Former Housing Authority Executive Director Convicted in Money Laundering and Theft Case
Montgomery, Alabama - Shirley Foxworth, of Pansey, Alabama, entered a guilty plea on August 12, 2011, to federal money laundering and theft of government property charges related to her former position as Executive Director of the Ashford and Columbia, Alabama, Housing Authorities, U.S. Attorney George L. Beck, Jr., announced today.
Evidence presented at the guilty plea hearing established that from 1997 to 2007, Foxworth was the Executive Director of both the Ashford Housing Authority and the Columbia Housing Authority, located in Houston County, Alabama. As Executive Director, Foxworth was responsible for, among other things, the operating budget of the housing authorities and obtaining funds from the United States Department of Housing and Urban Development to operate the housing authorities.
At various times during her tenure as Executive Director, Foxworth obtained funds from HUD. Foxworth would then, on occasion, write checks to various individuals, or businesses of those individuals, who were supposed to be performing maintenance work or office work at the housing authorities. These checks would be written on the account of the housing authorities and would be written for amounts greater than the work that was supposed to have been performed. Foxworth would direct these individuals to cash the checks and to return to her the amount that was in excess of the work performed. The checks were written in a way to disguise the fact that the extra amount appeared to be for work performed when in fact it was not. Rather, the extra amount was returned to Foxworth which she used for her personal benefit. Because they are HUD funds, the money in the housing authorities’ accounts, and the excess amounts kept by defendant, were the property of the United States.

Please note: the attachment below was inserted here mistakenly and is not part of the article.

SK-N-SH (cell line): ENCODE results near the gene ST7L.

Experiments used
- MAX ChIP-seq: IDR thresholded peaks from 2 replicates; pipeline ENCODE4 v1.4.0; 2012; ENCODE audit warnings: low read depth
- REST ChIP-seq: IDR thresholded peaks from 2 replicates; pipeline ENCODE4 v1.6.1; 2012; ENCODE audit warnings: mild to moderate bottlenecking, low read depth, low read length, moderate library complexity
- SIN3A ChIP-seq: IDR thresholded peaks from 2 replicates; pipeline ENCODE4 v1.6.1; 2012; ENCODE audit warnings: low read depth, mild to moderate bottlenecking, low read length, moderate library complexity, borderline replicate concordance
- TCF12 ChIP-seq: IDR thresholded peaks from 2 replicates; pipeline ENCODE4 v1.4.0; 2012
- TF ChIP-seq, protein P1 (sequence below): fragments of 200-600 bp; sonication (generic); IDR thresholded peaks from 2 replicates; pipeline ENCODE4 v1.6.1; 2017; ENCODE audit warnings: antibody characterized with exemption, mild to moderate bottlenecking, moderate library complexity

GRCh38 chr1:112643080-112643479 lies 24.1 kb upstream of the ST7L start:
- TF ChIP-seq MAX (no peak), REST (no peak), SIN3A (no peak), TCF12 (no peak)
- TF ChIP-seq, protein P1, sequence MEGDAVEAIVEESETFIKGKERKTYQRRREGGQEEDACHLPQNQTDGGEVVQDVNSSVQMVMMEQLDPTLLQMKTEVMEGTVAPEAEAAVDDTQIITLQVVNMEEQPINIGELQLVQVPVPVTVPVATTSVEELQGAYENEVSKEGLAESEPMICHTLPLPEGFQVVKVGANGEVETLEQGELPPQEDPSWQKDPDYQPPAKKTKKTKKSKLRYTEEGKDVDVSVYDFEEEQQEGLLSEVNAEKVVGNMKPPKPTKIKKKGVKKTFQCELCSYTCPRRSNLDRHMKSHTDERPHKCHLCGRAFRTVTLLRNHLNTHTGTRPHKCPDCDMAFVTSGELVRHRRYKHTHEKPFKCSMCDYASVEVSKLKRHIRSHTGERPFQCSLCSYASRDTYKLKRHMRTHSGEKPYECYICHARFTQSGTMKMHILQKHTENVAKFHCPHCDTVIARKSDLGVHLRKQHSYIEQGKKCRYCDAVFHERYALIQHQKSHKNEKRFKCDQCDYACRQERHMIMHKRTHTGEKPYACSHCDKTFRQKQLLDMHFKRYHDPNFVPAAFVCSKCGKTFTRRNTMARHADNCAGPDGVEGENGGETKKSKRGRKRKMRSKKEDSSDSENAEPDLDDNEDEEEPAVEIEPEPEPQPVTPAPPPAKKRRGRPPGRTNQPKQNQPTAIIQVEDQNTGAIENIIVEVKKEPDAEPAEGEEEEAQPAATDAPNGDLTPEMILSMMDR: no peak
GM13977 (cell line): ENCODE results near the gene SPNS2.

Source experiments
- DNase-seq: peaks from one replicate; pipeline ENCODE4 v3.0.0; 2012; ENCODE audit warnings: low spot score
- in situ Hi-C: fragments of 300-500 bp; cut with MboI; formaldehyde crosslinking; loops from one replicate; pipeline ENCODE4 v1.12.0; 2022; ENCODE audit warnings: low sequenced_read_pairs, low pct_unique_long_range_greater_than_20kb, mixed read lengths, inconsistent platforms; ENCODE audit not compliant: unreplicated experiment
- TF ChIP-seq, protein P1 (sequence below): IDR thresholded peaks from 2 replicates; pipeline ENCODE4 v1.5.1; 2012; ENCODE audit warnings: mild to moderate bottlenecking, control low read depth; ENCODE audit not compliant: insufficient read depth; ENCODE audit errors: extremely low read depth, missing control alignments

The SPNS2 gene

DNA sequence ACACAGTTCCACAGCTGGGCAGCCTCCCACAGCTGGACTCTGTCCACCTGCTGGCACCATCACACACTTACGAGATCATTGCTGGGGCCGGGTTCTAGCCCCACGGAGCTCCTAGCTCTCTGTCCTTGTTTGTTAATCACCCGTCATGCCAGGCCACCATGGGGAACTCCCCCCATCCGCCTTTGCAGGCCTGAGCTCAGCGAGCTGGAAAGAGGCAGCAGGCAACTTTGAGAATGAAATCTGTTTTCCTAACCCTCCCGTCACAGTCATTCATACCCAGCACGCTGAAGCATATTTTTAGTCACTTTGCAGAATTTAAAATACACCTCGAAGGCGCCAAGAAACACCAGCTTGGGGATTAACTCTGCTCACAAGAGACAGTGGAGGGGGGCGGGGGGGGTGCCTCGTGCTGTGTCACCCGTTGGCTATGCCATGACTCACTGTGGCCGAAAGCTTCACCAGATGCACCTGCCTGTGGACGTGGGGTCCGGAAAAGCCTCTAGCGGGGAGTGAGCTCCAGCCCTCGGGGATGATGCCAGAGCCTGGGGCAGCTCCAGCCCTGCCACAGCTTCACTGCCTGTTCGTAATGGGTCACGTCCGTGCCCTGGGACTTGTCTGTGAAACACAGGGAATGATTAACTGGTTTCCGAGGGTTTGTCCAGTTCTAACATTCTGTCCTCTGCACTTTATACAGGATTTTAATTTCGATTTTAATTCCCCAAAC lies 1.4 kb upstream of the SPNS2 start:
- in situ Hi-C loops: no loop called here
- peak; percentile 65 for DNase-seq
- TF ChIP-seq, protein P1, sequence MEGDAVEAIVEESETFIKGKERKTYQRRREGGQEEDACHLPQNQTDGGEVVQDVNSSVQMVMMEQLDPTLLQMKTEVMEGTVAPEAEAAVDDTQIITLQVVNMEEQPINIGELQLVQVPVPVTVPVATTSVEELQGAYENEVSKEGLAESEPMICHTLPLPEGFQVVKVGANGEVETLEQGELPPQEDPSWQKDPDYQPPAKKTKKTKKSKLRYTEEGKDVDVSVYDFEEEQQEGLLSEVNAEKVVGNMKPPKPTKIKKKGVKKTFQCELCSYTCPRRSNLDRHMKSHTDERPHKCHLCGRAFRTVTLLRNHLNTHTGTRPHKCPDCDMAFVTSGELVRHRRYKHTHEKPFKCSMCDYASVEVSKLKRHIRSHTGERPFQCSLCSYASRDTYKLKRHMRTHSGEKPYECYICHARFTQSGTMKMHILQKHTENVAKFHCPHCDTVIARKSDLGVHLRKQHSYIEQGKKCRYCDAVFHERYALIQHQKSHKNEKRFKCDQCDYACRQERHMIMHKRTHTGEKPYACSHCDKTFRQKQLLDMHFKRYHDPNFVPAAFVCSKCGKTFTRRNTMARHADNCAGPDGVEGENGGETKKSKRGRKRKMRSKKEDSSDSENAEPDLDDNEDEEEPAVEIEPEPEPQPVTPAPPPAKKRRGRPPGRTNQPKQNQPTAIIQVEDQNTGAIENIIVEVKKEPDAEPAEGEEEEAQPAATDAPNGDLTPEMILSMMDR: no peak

A sentencing hearing will be set by the court at a future date. The maximum term of imprisonment on the money laundering count which may be imposed is not more than 20 years. Foxworth is also subject to a maximum fine on that count not to exceed $500,000, or both fine and imprisonment. On the theft of government property count, Foxworth faces a maximum term of imprisonment of not more than 10 years and a maximum fine of $250,000, or both fine and imprisonment. Both counts also call for a three-year period of supervised release, along with court costs and restitution.
In response to this conviction, Michael P. Stephens, Acting Inspector General for the U. S. Department of Housing and Urban Development, Office of Inspector General, stated, “HUD's Office of Inspector General is committed to ensuring taxpayers' dollars are put to good use and HUD programs are free from waste, fraud and abuse. This joint prosecutorial effort by the U.S. Attorney’s Office and HUD’s Office of Inspector General has helped send a strong message that those who seek to unlawfully profit by defrauding programs within HUD will be vigorously prosecuted.”
IRS Criminal Investigation Special Agent in Charge Reginael D. McDaniel said, “Individuals thinking about taking part in a fraud scheme should stop in their tracks and simply look at the consequences of taking the next step. Those consequences include potential jail time and being branded a convicted felon for the rest of their lives.”
The case was investigated by the Department of Housing and Urban Development, Office of the Inspector General, and the Internal Revenue Service–Criminal Investigation. The case was prosecuted by Assistant U.S. Attorney Todd A. Brown.
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